Windows Release Schedule 2008
Date Published: 04 February 2008
For those of you eagerly awaiting Window Server 2008 (formerly Longhorn), especially you ASP.NET types salivating over IIS7, the wait is nearly over. Today Microsoft has announced that it as released Windows Server 2008 and Windows Vista SP1 to manufacturing.
When Can I Get It?
That would seem to be the driving question. What does Released To Manufacturing (RTM) mean, anyway? Well, essentially it means it's done and it's in the "pipeline" to get into your eager little hands. However, even though this is software and not, say, XBox consoles, it still takes some time to print CDs and boxes, put little licensing stickers with holograms and retina scanners on everything, and "prop" bits up onto various servers for partners and subscribers to get access to. Essentially, when you can get the releases depends on who you are and which things you're looking for. The schedule breaks down thusly:
Today (4 Feb 2008): Win2K8 Server
and Vista SP1Available to OEMs and on MSDN/TechNet
Today (4 Feb 2008): Vista SP1 available to OEM and Retail channels
1 March 2008: Win2k8 Server and Vista SP1 Volume Licensing becomes available
18 March 2008: Vista SP1 available on Windows Update, Download Center, MSDN/TechNet.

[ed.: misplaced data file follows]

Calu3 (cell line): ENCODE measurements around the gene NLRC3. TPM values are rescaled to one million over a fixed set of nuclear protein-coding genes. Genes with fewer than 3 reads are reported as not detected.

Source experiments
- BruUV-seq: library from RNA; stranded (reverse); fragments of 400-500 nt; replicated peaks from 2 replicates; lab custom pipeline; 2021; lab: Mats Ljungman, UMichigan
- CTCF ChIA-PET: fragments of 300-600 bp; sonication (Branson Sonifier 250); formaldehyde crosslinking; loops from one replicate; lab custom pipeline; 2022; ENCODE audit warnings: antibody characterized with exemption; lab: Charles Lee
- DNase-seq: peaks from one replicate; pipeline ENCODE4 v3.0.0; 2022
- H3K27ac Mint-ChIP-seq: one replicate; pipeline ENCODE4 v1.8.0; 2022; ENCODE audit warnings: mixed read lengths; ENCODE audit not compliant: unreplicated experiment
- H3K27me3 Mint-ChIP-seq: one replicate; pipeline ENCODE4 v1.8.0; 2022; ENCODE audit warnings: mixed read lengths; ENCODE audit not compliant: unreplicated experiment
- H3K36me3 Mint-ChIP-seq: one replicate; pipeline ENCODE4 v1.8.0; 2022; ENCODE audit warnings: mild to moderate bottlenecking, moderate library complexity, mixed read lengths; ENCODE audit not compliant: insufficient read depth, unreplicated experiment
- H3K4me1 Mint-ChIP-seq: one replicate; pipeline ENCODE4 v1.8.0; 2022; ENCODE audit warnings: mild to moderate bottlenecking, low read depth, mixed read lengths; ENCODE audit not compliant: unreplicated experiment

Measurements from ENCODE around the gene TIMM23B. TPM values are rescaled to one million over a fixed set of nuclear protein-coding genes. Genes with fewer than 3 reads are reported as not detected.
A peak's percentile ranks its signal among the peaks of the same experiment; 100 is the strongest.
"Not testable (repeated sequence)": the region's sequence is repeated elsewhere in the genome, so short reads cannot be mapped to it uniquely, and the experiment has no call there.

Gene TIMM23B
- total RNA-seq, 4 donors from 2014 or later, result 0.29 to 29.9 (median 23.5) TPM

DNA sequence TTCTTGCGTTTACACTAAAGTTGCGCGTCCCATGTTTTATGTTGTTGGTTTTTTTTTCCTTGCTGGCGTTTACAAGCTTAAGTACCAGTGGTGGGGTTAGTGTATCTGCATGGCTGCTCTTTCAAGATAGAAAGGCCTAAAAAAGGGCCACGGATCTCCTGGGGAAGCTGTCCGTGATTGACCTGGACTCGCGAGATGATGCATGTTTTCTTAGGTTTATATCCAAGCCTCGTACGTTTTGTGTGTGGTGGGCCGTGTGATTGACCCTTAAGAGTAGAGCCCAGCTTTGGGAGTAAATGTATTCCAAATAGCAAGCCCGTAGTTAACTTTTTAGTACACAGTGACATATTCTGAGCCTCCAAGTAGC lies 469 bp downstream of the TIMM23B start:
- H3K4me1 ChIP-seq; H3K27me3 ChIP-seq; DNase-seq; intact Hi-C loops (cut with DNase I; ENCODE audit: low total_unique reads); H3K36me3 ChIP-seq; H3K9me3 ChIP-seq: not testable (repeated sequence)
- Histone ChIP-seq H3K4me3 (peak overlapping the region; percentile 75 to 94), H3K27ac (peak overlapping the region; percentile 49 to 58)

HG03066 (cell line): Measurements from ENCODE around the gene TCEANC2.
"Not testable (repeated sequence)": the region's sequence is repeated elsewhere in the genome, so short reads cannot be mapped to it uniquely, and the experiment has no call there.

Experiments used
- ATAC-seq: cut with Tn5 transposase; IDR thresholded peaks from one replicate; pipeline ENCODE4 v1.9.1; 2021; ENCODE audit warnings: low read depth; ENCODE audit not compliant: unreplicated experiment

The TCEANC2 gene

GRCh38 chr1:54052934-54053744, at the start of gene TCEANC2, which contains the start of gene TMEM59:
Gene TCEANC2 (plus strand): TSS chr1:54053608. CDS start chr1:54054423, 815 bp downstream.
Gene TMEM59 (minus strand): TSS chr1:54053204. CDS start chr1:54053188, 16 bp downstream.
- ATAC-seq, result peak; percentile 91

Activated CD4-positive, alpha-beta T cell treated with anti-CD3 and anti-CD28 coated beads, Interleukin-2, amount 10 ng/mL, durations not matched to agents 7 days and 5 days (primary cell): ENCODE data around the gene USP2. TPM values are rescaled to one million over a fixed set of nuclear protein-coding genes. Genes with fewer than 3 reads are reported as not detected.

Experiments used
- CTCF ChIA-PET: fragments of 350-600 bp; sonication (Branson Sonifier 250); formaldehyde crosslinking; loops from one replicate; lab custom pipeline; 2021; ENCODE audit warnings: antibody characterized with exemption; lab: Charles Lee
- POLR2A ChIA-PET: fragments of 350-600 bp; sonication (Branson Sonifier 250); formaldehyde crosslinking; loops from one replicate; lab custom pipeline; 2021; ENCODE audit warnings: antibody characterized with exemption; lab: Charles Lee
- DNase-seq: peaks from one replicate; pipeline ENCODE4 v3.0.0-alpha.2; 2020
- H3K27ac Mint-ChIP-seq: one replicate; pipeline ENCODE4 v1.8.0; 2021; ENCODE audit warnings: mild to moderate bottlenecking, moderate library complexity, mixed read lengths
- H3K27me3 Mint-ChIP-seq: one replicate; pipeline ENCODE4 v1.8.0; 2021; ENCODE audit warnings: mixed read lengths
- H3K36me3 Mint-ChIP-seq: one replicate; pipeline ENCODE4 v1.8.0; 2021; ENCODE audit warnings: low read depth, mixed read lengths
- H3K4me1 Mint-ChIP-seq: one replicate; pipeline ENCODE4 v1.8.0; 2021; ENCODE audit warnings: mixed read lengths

19 March 2008: Windows Server 2008 available via Retail Channels.
18 April 2008: Vista SP1 pushed down via automatic download from Windows Update
Windows Server 2008 will include IIS7 as well as PowerShell and a host of other new features and improvements (those two just happen to be my favorites).
Vista SP1 includes a ton of bug fixes and hardware interoperability/driver improvements. I can't wait! Also note that this is the first time ever that English and non-English languages have all been available for the same RTM date (usually non-English languages lag behind and ship some time after).
Update: I mis-posted the availability of SP1 on MSDN – sorry about that. It was my error.
Steve is an experienced software architect and trainer, focusing currently on ASP.NET Core and Domain-Driven Design.